5.5 recommends that the new legacy body should have the remit to ensure that all previous investigations into ‘Troubles-related’ deaths are Article 2 ECHR compliant. This should include the ability to assess the compliance of cases completed by the Historical Enquiries Team, Legacy Investigations Branch and the Police Ombudsman NI and the ability to re-investigate if non-compliance is identified.
5.11 advises that all investigations by the new legacy body must in line with Article 2 ECHR principles that constitute an effective investigation.
6.3 advises that the accelerated release scheme should be extended to those serving sentences for related offences committee on or after 1 January 1968 and before 8 August 1973, including the security forces.
6.8 advises that any steps regarding the investigation or prosecution of veterans should not amount to an amnesty, including the introduction of a statute of limitations or other undue or insurmountable barriers to prosecution for human rights violations and abuses, such as violations of Articles 2 and 3 ECHR. Arrangements such as those contained in the Sentencing Review Act could be applied after any prosecutorial process.
1.1 The Northern Ireland Human Rights Commission (the NIHRC), pursuant to section 69(1) the Northern Ireland Act 1998, reviews the adequacy and effectiveness of law and practice relating to the protection of human rights. In accordance with this function, the following advice is submitted to the Northern Ireland Affairs Committee as evidence to its inquiry on the UK Government’s proposals to address the legacy of the Troubles in Northern Ireland.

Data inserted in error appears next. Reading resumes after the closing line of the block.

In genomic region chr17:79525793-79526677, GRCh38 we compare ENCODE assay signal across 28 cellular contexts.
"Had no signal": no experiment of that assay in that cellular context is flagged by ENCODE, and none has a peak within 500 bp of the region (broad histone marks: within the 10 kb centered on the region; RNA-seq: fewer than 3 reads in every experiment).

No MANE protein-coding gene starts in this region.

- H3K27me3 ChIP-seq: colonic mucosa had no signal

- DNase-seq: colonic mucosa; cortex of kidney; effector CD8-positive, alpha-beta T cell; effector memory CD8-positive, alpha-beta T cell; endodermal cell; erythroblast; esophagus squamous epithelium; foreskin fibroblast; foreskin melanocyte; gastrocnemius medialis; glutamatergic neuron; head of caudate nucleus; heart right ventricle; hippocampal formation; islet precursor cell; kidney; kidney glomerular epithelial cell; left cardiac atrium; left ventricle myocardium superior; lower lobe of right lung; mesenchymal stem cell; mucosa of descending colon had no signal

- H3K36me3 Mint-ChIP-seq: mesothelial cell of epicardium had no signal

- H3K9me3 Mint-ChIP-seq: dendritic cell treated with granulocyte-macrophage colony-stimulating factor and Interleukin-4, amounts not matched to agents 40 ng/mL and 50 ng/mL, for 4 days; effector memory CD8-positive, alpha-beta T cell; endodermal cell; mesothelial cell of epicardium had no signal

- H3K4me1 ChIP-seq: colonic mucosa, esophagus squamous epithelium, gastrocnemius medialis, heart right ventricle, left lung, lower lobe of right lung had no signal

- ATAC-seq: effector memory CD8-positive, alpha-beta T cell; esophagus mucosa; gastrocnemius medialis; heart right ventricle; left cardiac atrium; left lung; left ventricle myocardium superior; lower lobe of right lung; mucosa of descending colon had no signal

1.2 This submission considers the questions posed by the NI Affairs Committee under representative headings.
2.1 The United Nations (UN) principles and guidelines on the right to a remedy identify a number of different remedies – restitution, compensation, rehabilitation, satisfaction and non-repetition.
2.2 Restitution is restoring the victim or survivor to the original situation before a violation occurred.
2.3 Compensation is providing economic damages “as appropriate and proportional to the gravity of the violation and the circumstances of each case”.
2.4 Rehabilitation can include medical and psychological care, legal services and social services.